How are digital baht different from cash, cryptocurrencies, bank deposits, or e-Money?

     At present, we can see that our world has come to know about digital currencies or cryptocurrencies. It is a currency that has no centralized control, and most currencies are unstable. This makes it easy to fluctuate, which has both advantages and disadvantages Thailand itself is developing a digital currency that will use the baht as an asset to evaluate the value of the digital baht for stability and national development.

    Retail central bank digital currency: retail CBDC or the Thai baht in digital form. by emphasizing that it will be issued in a form similar to digital cash, i.e., with no interest. and relying on intermediaries to exchange or distribute money to the public. And there will be conditions not to exchange deposits into digital baht in large quantities and too quickly. In order not to affect the mobilization of deposits and lending of the financial institution system. The Bank of Thailand sees that the digital baht will add to the existing payment options, not replace them, making any choice disappear.

How is "Digital Baht" different from cash?

      How is “digital baht” different from “cash” (banknotes and coins)? Usually, when using cash, many people have to withdraw their deposits to count them and then spend them. which is different from “Digital baht” which cannot be touched. But it is money issued by the central bank that can be used to pay off debts legally and is backed by government assets like cash. Before it can be used, people have to exchange their deposits or cash in their digital wallets. For people who don’t have smartphones, the internet, or deposit accounts with financial institutions, it will also be accessible, for example, through a card that can be used to tap to receive payments.

How is "digital baht" different from cryptocurrencies?

      The “digital baht” is different from the cryptocurrencies created by the private sector, has very volatile value, and has no legal support except in some countries, such as El Salvador, which announced in June that it was the first country to accept bitcoin as a legal settlement currency. This is partly because people in the country have widely used US dollars instead of the local currency for a long time (dollarization). But people later started protesting because of the volatility of Bitcoin’s value, which made them unwilling to accept bitcoin payments as required by law. Moreover, “digital baht” differs from some cryptocurrencies in that it has a value-fixing mechanism against the base currency or another asset to make the price less volatile or stablecoins. The holder may not be sure that the fixed asset exists and who will certify it.

How is “digital baht” different from bank deposits?

      “Digital baht” is different from money transfers through deposit accounts on smartphone apps and internet banking. How can Thai people use it conveniently and without having to pay transfer fees? For those who like to use cash because they can spend it directly, keep it safe, no risk, high liquidity. The addition of digital baht will help reduce contact, reduce travel costs for depositing, withdrawing, and keeping cash, and increase cash efficiency with new financial technologies. It’s like building a new road that anyone can use or can continue to add innovations in financial services in the future, making digital cash transactions run fast and without having to pay fees if general spending is not very high. It is another option that does not require transferring deposits through the financial institution system, which may have some time restrictions during the times that people use it a lot or can be used only for the customers of that financial institution.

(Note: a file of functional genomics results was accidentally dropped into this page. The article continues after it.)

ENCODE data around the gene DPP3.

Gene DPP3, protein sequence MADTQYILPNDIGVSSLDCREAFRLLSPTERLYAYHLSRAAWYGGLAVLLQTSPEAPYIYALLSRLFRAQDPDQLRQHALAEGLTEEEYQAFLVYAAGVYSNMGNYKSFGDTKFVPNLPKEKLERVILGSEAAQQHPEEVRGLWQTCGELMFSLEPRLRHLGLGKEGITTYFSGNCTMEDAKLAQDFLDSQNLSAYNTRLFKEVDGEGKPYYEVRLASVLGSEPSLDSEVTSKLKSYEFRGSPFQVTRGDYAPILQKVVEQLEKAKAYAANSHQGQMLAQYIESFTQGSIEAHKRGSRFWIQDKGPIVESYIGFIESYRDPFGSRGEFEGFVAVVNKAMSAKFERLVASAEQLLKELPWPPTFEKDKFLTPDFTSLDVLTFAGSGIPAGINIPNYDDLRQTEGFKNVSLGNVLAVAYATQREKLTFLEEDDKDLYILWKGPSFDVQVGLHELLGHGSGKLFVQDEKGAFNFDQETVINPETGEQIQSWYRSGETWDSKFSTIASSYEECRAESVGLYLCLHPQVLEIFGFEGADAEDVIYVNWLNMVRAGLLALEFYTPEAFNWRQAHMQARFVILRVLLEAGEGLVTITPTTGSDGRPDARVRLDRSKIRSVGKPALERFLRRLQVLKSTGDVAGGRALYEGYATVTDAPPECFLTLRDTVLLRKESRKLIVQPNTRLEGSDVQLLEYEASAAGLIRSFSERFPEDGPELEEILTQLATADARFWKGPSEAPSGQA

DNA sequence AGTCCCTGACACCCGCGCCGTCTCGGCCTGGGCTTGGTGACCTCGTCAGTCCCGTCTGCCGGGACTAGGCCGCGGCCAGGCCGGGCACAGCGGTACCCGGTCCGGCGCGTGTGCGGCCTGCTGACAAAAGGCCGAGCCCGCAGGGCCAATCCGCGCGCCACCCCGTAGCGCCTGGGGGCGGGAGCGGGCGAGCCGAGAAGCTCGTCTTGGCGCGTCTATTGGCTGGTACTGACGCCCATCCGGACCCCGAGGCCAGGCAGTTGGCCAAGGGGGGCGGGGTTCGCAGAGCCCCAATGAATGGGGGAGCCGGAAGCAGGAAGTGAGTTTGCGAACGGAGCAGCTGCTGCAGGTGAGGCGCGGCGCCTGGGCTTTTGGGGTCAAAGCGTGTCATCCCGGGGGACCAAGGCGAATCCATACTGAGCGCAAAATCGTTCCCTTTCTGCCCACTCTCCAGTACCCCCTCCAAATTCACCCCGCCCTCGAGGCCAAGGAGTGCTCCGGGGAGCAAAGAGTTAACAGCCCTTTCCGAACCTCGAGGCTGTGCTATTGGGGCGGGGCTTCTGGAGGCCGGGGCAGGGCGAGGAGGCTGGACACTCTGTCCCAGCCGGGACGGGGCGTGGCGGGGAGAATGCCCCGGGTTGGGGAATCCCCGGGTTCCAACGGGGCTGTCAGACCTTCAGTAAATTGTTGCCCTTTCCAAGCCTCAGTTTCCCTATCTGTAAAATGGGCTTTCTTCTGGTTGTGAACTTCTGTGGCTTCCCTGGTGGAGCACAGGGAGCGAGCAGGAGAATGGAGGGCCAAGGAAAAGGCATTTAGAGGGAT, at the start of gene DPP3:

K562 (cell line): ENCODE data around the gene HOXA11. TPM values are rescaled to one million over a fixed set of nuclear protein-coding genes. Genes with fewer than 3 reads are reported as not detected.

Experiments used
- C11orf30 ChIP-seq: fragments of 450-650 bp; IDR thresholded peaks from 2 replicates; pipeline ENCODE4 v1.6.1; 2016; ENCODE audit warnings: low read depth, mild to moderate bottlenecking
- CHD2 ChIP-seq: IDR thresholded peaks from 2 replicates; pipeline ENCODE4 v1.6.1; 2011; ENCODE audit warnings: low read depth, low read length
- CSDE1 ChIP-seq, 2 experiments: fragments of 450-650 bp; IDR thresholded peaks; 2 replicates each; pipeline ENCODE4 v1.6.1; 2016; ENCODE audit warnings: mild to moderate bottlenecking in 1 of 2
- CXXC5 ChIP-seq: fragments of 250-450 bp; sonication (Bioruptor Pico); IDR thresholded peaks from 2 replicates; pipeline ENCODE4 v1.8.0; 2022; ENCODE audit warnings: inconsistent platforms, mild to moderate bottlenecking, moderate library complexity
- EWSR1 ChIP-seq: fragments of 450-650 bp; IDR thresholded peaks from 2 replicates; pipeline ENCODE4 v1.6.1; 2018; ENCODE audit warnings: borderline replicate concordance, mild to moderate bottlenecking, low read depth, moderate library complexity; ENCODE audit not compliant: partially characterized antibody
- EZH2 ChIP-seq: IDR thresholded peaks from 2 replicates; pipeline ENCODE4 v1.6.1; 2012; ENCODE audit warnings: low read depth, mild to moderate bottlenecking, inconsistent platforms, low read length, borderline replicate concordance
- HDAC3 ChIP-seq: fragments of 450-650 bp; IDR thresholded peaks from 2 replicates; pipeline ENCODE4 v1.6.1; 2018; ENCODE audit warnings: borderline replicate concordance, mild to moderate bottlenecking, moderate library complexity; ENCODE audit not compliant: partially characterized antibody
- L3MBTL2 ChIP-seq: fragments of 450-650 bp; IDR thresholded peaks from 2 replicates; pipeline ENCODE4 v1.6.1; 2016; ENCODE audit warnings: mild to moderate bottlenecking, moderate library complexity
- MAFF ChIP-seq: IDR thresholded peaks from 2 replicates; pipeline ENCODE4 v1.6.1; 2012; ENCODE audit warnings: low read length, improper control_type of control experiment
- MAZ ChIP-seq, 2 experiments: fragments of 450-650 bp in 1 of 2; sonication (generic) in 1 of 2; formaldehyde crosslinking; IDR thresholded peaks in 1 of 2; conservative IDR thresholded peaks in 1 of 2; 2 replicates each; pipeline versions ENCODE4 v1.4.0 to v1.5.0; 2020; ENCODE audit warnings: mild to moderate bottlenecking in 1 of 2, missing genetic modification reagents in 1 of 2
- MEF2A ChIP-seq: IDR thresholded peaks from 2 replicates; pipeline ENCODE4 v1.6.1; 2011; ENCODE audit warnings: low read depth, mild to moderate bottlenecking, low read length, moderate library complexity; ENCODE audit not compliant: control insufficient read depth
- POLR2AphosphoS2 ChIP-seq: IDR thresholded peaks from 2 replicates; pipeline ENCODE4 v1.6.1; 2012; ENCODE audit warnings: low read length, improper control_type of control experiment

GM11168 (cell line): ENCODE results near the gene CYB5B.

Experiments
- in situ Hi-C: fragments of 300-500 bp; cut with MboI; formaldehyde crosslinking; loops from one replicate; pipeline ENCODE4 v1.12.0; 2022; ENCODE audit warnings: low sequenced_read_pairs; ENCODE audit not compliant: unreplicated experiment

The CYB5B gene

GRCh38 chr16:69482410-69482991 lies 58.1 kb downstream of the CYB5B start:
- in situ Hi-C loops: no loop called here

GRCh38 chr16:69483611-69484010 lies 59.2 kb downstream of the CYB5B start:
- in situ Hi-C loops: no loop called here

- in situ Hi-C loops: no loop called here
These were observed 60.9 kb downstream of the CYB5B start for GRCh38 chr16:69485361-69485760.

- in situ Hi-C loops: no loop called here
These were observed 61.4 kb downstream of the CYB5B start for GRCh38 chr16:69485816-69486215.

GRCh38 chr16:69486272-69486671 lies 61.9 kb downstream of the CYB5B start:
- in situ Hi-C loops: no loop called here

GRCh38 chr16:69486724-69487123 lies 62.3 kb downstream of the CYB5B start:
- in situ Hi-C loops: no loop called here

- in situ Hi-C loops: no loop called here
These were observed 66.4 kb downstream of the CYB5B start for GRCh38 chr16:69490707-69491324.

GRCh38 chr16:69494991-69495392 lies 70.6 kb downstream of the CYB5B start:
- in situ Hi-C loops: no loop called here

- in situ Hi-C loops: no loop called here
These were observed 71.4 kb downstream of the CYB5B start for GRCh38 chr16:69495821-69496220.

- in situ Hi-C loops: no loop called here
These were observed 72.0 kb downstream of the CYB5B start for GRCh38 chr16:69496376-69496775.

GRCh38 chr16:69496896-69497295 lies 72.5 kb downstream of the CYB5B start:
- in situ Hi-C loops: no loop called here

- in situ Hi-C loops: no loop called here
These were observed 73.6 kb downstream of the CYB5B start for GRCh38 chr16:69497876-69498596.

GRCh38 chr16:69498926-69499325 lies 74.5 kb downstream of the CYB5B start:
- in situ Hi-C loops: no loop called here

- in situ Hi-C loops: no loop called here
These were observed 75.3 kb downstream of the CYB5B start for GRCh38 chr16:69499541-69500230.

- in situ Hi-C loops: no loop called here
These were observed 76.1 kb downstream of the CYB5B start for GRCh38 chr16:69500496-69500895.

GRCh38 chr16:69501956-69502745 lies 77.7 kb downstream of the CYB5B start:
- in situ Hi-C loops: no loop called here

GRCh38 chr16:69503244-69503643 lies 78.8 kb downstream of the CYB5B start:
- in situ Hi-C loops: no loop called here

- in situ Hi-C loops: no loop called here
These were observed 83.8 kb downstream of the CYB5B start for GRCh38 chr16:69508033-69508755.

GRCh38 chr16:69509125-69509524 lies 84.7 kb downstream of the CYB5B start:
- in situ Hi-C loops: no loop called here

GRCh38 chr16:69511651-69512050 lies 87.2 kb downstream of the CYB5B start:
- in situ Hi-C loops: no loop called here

How is “Digital Baht” different from e-Money?

    How is “digital baht” different from electronic money (e-money) that is currently used in many forms? e-money is electronic money issued by financial institutions and non-bank operators under the payment system law. Service providers will issue e-money to users who top up the money to pay for goods and services on specific networks that accept e-money, which may be in the form of cards such as electric train cards, top-up cards, or in service provider networks such as TrueMoney, Rabbit, LINE Pay, ShopeePay, GrabPay. The amount of money in electronic wallets is equal to the amount of the top-up money we added, unlike the “digital baht” issued by the central bank that can be used as a payment for a wide range of things, enabling people to use it more thoroughly.

It can be seen that the development of The “digital baht” in Thailand is another important step in upgrading the country’s payment infrastructure and preparing the country for the digital economy and innovations. Private financial service providers encourage the payment infrastructure supporting the digital baht and taking a cashless society to the next level.